Today, one of the most important capabilities for a government organization to possess is effective communication – both between employees and with constituents.
Of course, communication has always been an important part of government work. It’s the role of agencies to not only meet their missions but convey their tactics, and outcomes, to the citizens they serve. And to do that, agency employees have to communicate with each other – sharing insights and experience to collaboratively produce great work.
Now more than ever, that communication is vital. But, it’s also more challenging to achieve.
With innovations in digital and mobile technologies, there are countless channels that constituents can – and want – to use to access government information and services. They want access via phone, online chat, text messaging and more.
And they want that information to be accurate, up-to-the-minute and consistent across mediums. More than that, they want communication that isn’t static. Gone are the days of posting a cumbersome form and assuming the user will figure it out, send a request, and wait a few days for a standard response.
Today, consumers expect the same level of dynamic and responsive interaction with government services that they get from private-sector companies – the Amazons and Ubers of the world.
To provide that level of service, agency personnel have to do a lot more, like creating content for multiple platforms and managing or responding to multiple communication mediums consistently. But agencies aren’t getting more staff or bigger budgets, so to meet these new demands, public servants must find new ways to coordinate and collaborate internally. That also requires new channels of communication to connect workers and their information.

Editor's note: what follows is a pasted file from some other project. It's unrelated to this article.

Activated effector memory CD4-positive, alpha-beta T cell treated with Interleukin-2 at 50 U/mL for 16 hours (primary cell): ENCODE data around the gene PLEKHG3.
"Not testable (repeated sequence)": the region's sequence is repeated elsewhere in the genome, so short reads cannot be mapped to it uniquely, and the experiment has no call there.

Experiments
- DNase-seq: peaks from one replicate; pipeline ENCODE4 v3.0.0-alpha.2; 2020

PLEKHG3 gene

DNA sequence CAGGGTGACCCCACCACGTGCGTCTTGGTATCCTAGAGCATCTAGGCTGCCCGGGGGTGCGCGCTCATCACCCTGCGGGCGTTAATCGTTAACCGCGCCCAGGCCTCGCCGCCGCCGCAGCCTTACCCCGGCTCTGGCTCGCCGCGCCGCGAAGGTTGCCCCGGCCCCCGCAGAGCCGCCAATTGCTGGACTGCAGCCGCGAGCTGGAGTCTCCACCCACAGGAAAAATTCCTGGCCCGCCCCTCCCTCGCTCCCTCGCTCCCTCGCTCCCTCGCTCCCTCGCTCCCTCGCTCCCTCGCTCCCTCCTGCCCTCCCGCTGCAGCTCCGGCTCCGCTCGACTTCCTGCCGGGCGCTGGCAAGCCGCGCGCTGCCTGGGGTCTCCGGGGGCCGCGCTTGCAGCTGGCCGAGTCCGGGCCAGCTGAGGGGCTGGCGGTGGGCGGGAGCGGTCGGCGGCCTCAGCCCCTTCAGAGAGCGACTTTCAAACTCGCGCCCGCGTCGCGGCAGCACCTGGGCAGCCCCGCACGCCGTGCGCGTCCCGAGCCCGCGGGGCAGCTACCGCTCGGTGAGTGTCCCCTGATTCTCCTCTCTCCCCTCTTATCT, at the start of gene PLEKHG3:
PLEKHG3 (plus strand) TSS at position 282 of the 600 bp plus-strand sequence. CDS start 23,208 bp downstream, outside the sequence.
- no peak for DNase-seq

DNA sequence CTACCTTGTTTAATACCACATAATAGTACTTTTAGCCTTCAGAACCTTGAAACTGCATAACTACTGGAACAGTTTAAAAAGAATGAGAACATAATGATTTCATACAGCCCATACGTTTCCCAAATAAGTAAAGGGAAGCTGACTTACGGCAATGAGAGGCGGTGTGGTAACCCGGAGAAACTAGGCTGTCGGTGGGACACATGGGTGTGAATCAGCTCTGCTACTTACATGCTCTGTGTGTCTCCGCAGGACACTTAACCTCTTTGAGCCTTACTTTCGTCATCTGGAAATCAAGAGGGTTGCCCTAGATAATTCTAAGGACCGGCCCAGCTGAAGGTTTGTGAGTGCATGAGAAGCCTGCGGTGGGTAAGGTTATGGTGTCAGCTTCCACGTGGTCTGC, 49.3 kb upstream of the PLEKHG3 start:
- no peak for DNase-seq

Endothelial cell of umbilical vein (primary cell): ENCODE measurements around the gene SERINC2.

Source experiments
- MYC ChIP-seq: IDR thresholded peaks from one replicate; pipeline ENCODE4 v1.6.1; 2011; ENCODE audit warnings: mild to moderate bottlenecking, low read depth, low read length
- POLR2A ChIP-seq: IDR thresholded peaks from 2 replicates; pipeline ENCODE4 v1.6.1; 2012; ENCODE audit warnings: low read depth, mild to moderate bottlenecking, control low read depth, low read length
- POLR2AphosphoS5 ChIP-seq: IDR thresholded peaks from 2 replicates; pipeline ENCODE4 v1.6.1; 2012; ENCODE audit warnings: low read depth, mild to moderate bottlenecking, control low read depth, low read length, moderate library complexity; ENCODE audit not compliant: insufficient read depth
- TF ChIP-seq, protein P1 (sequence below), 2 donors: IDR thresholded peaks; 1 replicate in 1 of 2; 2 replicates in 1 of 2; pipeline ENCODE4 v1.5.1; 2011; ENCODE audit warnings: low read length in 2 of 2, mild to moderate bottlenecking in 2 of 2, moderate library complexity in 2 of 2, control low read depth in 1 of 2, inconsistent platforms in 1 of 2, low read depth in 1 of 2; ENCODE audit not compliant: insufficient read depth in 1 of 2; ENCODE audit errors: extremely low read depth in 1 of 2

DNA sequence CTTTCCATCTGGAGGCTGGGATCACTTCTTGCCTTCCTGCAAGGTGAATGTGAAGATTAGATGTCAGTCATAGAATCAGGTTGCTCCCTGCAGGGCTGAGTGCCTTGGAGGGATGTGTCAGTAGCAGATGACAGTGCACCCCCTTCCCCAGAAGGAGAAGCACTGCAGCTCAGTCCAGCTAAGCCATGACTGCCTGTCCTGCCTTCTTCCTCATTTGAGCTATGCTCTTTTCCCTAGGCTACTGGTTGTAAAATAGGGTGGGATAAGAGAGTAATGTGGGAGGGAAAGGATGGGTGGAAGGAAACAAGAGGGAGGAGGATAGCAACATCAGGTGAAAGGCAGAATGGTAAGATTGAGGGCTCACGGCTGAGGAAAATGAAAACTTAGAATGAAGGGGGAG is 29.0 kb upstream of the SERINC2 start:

Not to mention, with the rise of teleworking and mobile technologies, those channels have to extend well beyond the four walls of the agency. Critical information has to be available anytime, anywhere, and on any device.
The problem is, as expectations and technologies have evolved, many agency communication platforms and strategies have not been updated to meet new needs. Traditional setups often have a central line of communication – usually a call center or maybe an email inbox – to receive constituent input. That prevents many users from getting timely information in the format that they want to receive it in.
Plus, employees act on those requests through time-consuming, manual processes. Lengthy phone calls, one-off emails sent from department to department, and culling through old data to find relevant info are standard procedure in outdated communication strategies. Not to mention, IT departments get weighed down managing and updating legacy tools to support these operations.
As a result, agencies end up spending significant time, money and other resources on communication that doesn’t even meet constituent expectations. That also means they have less resources to dedicate to other mission-critical tasks.
Agencies must adopt a modern, unified communication strategy if they are going to meet the demands of today’s digital environment. To learn how to do that, check out our recent, 10-minute GovLoop Academy course, Cloud-Driven Communications Transformation in Government.
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